Retreat is a film that you should seek out only if you like the actors headlining the cast, or if you have a particular love of the single-setting thriller sub-genre.
Single-setting thrillers are a sub-genre of film that require two key ingredients: 1) A plausible premise that keeps the action centered in one location. 2) A cast of talented actors who can fill the unblinking screen time with engaging and energetic performances. Carl Tibbetts' Retreat definitely has the latter, with its cast of impressive actors (Cillian Murphy, Thandie Newton and Jamie Bell); however, when it comes to the former, the film definitely stumbles.
Murphy and Newton star as married couple Martin and Kate. After a suffering a devastating personal loss, the couple leave London to spend some quiet time in their remote cabin on Blackholme Island, off the west coast of Scotland. While at the cabin, the couple repeatedly try (and fail) to heal their respective scars and rekindle their marriage - but all their issues get put aside when a mysterious stranger (Jamie Bell) comes stumbling into view, covered in blood.
The couple take in the battered man and discover he's armed with a gun. The stranger says his name is Jack, and that he's a private in the military who made his way to the island in order to escape a deadly virus that is wiping out the populace. Without a second's hesitation, Jack dictates to Kate and Martin that their only chance of mutual survival is to seal the cabin up; no outsiders can enter, and no one in the cabin can leave. Martin and Kate begin to panic, but cannot agree on whether they should believe Jack or not. From there, that old saying about "Two's company, three's a crowd," plays itself out, as loyalty and sanity all get put to the test.
Retreat looks and feels very much like indie fare. The camera work and production values are bare bones, and Tibbetts (who is directing his first feature-film) is obviously trying to make the most out of what little he has. Lucky for him, one thing he has is a talented cast.
Newton is an underrated actress, though regrettably, her character here is very thin, cliched, and comes off as annoying for most of the story. It's Murphy and Bell who really carry the film: the former has that quiet intensity hid behind icy blue eyes and a thin frame, and that keeps the buttoned-down Martin somewhat unpredictable in terms of what lengths he will go in order to survive. Bell is a strong presence in just about anything he's been in, and he makes Jack a dominating, manic, yet still vulnerable and cunning man, whose motives and sanity are a constant question mark (Is he crazy? Is he lying? Could he be possibly telling the truth?). Not many young actors could pull such a pivotal role off in such an exciting, confident way, and Bell deserves credit.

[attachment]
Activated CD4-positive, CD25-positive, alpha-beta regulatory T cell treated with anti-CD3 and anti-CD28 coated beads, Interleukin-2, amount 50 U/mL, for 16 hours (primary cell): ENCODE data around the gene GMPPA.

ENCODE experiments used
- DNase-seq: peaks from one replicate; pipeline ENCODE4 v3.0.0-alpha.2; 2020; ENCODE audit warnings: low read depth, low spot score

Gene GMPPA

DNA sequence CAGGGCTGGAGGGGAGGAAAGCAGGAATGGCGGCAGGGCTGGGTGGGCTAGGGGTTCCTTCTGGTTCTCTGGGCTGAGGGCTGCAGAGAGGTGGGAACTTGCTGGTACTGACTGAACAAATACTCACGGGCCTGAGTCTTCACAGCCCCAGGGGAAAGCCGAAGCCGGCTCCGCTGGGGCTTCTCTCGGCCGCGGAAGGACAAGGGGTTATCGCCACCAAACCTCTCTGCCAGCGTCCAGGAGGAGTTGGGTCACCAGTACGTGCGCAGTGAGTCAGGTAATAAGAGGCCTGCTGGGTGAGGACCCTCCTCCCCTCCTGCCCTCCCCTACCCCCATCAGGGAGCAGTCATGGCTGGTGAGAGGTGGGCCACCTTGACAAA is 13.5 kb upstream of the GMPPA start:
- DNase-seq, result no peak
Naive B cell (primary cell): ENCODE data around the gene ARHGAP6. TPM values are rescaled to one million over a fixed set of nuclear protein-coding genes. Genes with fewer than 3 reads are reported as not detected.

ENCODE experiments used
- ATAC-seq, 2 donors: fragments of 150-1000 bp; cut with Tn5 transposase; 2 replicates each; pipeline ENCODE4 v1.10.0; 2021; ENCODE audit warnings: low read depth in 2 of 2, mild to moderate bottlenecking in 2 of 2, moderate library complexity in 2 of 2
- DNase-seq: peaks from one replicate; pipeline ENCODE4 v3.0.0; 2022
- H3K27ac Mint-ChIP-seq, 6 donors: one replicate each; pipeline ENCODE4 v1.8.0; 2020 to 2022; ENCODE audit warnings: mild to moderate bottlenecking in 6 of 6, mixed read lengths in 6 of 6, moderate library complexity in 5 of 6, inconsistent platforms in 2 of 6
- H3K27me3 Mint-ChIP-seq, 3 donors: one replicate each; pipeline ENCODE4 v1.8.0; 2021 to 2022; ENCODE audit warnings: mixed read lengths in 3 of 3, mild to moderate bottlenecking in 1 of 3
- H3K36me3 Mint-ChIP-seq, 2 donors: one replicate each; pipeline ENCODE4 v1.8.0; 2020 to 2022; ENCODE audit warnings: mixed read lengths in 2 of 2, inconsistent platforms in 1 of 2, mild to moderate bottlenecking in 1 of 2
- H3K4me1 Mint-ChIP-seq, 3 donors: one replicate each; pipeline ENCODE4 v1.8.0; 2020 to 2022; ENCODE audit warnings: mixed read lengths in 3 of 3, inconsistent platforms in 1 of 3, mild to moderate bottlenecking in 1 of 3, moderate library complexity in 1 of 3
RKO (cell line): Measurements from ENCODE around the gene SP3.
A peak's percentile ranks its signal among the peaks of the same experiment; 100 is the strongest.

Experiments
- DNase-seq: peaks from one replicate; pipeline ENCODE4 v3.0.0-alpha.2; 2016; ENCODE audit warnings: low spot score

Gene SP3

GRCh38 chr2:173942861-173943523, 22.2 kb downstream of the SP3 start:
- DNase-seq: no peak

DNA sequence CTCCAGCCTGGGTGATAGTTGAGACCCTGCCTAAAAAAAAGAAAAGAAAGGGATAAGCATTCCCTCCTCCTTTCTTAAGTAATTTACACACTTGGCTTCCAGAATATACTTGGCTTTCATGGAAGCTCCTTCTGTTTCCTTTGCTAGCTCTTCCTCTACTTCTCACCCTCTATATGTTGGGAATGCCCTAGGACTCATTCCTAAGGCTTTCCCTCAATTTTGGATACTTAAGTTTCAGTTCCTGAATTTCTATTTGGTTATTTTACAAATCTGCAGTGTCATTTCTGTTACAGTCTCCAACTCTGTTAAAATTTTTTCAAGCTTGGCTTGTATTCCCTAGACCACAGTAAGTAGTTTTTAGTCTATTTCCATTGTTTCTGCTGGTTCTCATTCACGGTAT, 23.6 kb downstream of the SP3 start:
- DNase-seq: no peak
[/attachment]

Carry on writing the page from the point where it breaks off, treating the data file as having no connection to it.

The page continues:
The script (co-written by first-timer Janice Hallett and Tibbetts) is solid enough, and even manages a nice twist or two. However, the film definitely buckles under the weight of the questions it raises about the logic of the characters and their choices. A single-setting thriller has the hard task of making you accept that characters faced with an extreme situation would choose to - or are forced to - remain in one place, rather than simply walking away from the situation. Sure, technically you could nitpick any piece of cinema to death over the issue of believability, but if plot holes or questionable choices are distracting you while you're watching the film, the scriptwriter has not accomplished his/her task as skillfully as they should have. Suspension of disbelief is doubly crucial in a single-setting thriller, meaning it's doubly as problematic when disbelief and doubt overtake the viewing experience.
In the end, Retreat is a film that you should seek out only if you like the actors headlining the cast, or if you have a particular love of the single-setting thriller sub-genre. Otherwise, you're likely to...(wait for it) retreat from watching this movie, before you ever make it to the twist ending.
Check out the trailer for Retreat below:
Retreat is now playing in limited release in US theaters.